IFC Center

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Coordinates: 40°43′52″N 74°00′05″W / 40.731149°N 74.001516°W / 40.731149; -74.001516

The IFC Center

IFC Center is an art house movie theater in Greenwich Village, New York City in the United States of America. Located at 323 Sixth Avenue at West 3rd Street, it was formerly the Waverly Theater, a well- known art house movie theater. IFC Center is owned by AMC Networks (known until July 1, 2011 as Rainbow Media), the entertainment company that owns the cable channels AMC, IFC, WE tv and Sundance Channel and the film company IFC Films.

AMC Networks has positioned the theater as an extension of its cable channel IFC (Independent Film Channel) as IFC will own the building. IFC has converted the historic building, originally built as a church in the early 19th century, into a three theater facility. Each theater is equipped to screen 35mm and high-definition digital video. The complex also includes digital editing suites, a meeting area, and a restaurant called The Waverly, in recognition of the site's past. In addition to regularly scheduled films, the Center plays host to special screenings such as premieres, educational programs and television broadcasts. IFC's weekly series, formerly titled "At The Angelika" (filmed at the nearby Angelika Theater) relocated to IFC Center and thus the show has been retitled "At The IFC".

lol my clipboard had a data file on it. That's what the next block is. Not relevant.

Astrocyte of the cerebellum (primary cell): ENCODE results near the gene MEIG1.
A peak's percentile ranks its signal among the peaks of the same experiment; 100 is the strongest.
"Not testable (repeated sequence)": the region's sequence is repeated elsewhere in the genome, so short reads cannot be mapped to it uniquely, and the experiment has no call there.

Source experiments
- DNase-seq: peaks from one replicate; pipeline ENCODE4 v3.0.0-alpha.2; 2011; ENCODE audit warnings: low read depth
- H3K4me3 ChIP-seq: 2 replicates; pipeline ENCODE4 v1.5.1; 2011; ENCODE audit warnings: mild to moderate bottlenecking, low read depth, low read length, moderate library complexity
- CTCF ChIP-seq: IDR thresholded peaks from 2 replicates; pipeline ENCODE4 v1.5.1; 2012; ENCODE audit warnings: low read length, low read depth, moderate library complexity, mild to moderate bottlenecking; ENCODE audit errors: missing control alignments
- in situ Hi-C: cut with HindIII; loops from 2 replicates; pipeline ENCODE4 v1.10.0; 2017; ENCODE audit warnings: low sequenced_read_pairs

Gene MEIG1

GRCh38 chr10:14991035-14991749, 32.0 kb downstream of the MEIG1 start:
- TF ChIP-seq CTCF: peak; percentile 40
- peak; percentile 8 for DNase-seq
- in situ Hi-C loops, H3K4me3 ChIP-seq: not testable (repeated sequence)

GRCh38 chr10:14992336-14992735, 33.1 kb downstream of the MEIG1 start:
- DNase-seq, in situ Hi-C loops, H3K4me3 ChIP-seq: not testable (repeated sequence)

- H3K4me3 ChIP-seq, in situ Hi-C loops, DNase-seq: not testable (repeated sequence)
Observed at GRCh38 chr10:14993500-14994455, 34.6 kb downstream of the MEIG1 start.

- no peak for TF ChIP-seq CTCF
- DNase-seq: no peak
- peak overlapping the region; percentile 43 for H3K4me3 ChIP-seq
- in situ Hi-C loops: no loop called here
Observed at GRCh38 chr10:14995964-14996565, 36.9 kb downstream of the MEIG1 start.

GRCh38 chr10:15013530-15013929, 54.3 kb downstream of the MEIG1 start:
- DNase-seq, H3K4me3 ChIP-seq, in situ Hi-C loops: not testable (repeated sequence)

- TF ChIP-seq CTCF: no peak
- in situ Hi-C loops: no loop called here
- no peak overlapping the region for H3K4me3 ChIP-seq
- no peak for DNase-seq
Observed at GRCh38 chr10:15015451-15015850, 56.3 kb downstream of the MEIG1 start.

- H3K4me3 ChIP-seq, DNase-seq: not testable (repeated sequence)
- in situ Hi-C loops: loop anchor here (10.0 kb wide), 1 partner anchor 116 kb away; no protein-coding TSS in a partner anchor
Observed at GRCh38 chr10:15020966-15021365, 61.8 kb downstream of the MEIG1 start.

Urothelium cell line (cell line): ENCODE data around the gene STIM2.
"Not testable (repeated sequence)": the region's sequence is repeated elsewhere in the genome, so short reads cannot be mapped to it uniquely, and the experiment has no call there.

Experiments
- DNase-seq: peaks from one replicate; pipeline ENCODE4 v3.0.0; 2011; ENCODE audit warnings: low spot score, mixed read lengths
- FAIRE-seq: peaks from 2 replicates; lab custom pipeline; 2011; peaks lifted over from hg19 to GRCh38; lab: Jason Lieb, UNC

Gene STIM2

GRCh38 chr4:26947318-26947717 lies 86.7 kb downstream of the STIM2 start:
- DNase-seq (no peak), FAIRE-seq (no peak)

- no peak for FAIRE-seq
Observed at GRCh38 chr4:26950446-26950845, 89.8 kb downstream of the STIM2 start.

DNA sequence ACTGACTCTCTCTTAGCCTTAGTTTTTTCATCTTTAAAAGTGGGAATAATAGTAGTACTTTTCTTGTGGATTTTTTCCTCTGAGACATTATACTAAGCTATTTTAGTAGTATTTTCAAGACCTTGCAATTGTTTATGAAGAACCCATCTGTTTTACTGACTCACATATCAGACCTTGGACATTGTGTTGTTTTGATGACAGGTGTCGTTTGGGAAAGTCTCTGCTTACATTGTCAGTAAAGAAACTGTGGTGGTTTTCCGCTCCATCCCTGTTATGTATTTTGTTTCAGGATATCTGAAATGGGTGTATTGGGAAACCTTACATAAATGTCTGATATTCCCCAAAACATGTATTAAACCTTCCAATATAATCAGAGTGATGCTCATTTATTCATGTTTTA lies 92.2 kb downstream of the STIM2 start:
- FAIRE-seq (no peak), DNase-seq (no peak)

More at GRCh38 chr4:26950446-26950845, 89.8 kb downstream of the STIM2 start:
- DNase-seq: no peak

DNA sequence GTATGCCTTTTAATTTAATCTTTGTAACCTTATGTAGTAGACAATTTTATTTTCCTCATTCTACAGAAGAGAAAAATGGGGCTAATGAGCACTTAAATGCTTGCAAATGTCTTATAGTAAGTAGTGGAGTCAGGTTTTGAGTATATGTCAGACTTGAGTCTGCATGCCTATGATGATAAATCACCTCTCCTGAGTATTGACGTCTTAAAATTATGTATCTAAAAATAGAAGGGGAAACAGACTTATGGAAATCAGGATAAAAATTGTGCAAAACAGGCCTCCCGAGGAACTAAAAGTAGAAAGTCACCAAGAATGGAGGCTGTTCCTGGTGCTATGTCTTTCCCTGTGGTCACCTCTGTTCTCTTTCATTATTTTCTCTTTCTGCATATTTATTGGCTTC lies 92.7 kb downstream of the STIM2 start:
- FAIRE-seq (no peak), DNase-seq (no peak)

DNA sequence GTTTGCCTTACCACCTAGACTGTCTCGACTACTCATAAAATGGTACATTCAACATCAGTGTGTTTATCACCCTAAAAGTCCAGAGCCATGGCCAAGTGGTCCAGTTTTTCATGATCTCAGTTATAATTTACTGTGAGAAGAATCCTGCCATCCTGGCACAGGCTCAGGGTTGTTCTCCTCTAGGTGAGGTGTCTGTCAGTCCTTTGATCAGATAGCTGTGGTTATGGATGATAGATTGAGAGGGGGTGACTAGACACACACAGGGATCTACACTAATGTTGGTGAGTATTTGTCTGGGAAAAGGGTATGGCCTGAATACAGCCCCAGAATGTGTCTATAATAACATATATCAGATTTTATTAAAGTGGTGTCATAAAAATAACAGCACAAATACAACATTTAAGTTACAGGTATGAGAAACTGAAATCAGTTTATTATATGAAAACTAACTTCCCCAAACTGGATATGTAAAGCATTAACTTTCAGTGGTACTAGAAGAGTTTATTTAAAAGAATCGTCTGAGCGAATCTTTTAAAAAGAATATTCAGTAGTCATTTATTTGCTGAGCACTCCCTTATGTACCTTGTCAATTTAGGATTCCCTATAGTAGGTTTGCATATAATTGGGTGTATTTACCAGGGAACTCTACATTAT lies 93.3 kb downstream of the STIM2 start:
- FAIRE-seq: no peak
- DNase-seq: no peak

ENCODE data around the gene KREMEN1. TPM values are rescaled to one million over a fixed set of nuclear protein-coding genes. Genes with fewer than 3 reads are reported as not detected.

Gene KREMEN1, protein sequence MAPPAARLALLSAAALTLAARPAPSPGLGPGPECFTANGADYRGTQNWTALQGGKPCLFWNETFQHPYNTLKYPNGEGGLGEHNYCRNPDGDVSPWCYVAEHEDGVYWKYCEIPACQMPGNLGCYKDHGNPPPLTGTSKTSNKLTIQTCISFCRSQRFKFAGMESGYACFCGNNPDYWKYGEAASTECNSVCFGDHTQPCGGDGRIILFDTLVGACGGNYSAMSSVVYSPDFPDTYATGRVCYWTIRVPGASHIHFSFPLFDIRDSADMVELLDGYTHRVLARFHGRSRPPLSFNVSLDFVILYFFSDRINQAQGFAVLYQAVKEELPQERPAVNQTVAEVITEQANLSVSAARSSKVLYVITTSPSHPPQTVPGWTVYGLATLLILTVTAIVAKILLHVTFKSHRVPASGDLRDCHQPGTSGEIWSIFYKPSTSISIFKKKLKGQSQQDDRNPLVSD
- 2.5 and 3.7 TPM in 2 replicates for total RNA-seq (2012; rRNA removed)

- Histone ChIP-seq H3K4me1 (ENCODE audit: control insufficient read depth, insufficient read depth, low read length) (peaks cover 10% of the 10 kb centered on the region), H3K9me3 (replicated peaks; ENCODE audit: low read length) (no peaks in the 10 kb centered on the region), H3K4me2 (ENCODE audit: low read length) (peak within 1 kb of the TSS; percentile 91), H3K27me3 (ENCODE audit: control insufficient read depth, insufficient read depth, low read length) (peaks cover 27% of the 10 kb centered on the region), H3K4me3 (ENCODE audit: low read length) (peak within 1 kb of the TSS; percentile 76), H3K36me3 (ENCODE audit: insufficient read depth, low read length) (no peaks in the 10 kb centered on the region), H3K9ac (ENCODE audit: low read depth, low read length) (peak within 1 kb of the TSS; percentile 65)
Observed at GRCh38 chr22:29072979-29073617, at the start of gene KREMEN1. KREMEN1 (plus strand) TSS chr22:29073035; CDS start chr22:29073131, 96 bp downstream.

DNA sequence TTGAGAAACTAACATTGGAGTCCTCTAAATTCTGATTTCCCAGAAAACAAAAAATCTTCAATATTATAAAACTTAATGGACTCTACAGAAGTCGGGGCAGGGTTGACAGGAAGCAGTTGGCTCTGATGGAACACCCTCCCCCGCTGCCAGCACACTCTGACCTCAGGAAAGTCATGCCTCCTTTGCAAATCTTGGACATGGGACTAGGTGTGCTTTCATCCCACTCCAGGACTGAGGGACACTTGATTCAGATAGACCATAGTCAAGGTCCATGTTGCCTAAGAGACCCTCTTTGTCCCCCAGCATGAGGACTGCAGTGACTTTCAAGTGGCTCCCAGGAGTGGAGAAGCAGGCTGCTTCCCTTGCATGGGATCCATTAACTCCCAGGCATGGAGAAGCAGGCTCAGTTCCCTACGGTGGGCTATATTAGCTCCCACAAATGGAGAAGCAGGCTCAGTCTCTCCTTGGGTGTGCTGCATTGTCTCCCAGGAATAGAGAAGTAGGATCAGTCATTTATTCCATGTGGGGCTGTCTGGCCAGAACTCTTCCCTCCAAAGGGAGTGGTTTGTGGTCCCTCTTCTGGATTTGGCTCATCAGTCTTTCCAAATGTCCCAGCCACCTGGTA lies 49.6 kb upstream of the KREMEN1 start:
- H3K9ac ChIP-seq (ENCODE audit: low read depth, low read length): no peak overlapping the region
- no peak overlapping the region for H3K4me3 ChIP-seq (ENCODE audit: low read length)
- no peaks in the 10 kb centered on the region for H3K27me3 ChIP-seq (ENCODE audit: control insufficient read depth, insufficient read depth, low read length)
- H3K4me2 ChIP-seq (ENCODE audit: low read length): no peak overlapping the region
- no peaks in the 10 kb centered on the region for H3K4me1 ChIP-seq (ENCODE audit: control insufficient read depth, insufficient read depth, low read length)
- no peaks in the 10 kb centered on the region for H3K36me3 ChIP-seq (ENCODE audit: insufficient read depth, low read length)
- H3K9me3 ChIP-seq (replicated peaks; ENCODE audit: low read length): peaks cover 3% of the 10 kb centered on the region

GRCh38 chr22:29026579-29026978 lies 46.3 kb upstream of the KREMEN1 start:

IFC Center opened on June 17, 2005 with the film Me and You and Everyone We Know, distributed by IFC Films. The opening was not without controversy; for the first several weeks, patrons were welcomed to the theater by a picket line and a giant inflatable rat. The center had opened employing only non-union projectionists prompting a protest from the IATSE local 306.[1]

Back to the Well, the making-of documentary for Clerks 2 has a scene filmed at the IFC Center where a test screening is held for Clerks 2 with Bob Weinstein in attendance.

In popular culture[edit]

The Waverly Theatre is referenced numerous times in the 1968 Broadway musical Hair (musical). It's in the song "Frank Mills" sung by the character Crissy at the end of Act One.

The Waverly was also known as the original home of the midnight audience-participation screenings of the movie version of The Rocky Horror Picture Show, which ran there for many years, spawning similar showings in other cities.

Other art cinemas in Manhattan[edit]

See also[edit]

References[edit]

  1. ^ Halter, Ed (July 26, 2005). "Celebrities get involved as IFC Center union protests continue". The Village Voice. Retrieved March 31, 2006. 

External links[edit]

Other art cinemas in Manhattan: